No huge bug eyes, please.  I imagine a selection of sensory devices, each highly specialised and placed according to functional requirements/contingencies of well-it'll-fit-in-here.

The sentinels in the Matrix films?

The Manshonyaggers are all very, very old.  Their scars would have scars, which would have settled down and raised families long ago. They may have simple, rounded beetle-like carapaces, but in all of the ages that they have lived/functioned, they would have sustained damage and repaired themselves many times, creating a dense pattern of marks... and possibly, being intelligent, they would have ornamented themselves, so they may well have a kind of baroque texturing as well.

As a precedent, I suggest the new Battlestar Galactica again - the Galactica itself is zoomorphic, suggesting an alligator in this case, but I read somewhere that the designers were also thinking of human muscles in the design, hence the curves.  The ribs are supposedly some sort of energy-dissipation feature, like the spaced or gridded armour now applied to modern armoured fighting vehicles in Iraq and Afganistan.  I've attached an image of the Big G showing how it looks after it has sustained cumulative battle damage (also, have a look at how it appears in the very last scenes of the final episode, "Daybreak", with buckled and warped plating).  Now, as I mentioned, the Manshonyaggers can self-repair, but they also self-design, so symmetry might not be retained over the ages.  Going back to the stag beetles, there might be some strange distortion of the body form that coincidentally resembles something else.

On the other hand, just to throw a spanner in the works, and to mix metaphors, the look of stealth bombers is cool - very simple shapes, smooth, matt, flowing surfaces, everything that has to be deployed, extruded, is under oddly serrated hatches and flaps.

Again, treat the preceding as a menu, not a checklist.  Personally I like the Galactica look, with a baroque or samurai twist, but I'll be happy with a surprise.



From: Andy Robertson
To: Brett Davidson; SMS

A few points 

** the most beautiful machines human beings make are war machines.   This is comprehensible because war machines, like living things, are undergoing intense real-world selection and the unfunctional unbeautiful gets flensed away according to criteria which are absolute and objective.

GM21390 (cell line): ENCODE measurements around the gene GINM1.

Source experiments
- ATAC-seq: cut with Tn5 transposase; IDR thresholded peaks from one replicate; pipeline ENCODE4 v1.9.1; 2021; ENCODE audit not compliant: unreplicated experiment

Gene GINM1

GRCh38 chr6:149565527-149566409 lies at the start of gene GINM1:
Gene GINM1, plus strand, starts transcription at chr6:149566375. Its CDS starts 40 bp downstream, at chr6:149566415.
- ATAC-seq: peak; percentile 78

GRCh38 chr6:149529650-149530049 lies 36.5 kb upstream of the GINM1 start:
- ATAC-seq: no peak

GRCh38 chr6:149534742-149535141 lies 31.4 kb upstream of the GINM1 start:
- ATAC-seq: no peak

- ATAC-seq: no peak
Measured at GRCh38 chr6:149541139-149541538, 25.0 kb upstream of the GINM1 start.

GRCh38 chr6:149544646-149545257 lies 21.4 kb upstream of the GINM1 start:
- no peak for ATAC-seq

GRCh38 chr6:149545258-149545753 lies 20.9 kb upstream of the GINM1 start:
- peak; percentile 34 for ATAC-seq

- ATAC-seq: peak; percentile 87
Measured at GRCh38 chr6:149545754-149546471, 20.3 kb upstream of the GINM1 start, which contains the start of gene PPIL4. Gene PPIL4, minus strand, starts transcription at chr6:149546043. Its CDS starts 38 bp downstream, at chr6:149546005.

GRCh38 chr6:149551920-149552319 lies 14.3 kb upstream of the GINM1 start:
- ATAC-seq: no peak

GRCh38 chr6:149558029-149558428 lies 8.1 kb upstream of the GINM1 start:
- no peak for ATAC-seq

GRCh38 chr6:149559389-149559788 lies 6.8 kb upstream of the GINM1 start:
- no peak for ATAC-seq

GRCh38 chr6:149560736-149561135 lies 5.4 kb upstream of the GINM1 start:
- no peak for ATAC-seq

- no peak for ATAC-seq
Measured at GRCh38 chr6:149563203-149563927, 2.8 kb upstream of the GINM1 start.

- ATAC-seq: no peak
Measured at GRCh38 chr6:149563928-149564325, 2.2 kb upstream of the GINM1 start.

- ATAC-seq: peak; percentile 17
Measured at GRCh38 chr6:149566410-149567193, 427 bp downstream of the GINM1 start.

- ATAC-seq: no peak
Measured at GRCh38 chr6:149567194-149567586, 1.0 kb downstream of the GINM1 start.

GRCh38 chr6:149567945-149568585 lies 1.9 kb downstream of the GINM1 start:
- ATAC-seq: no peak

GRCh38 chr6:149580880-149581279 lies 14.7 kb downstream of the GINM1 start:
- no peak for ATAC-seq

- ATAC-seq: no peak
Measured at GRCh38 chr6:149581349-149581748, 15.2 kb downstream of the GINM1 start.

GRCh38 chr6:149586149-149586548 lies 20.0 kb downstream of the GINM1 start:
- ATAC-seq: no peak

The most beautiful war machines approach the grace of a living thing.  

** the most beautiful of an evolving line of machines are the last ones built before the machine type becomes obsolete under the impact of a quantum leap of new technology.  Battleships like the Scharnhorst or the New Jersey were built just before big-gun warship was pushed aside by the aircraft carrier, for example. Contemporary fighting arcraft are about to be pushed aside by drones, but they have achieved real beauty too.

** this applies to armour.  (Armour is a machine for the purposes of this discussion).  Perhaps the most beautiful ((and therefore most functional, if the equation I'm drawing is correct)  form it took was the Gothic, which unsurprisingly looks not unlike a Centurion. A little after this peak it was rendered pointless by gunnery and became ceremonial - and it's at this time that the parade armour becomes popular.  ((Which rather undercuts Brett's referent to Negroli, because he was working in an era of armour's decadence, while in the Night Land the armour is still vitally functional and undergoing cutting-edge evolutionary selection by the forces of the Land.   This is not to say that the point of armour as decorated, or as an expression of clan and personal status, is wrong, because it isn't, but there is a difference here which must be appreciated.  The Negroli forms are over-ornate to a nonfunctional degree.   But decoration and badges of status and affiliation were used on armour at all times.  They tended however to be separate from the armour - surcoats, crests, etc.   Well, Brett has actually said all this already, hasn't he???))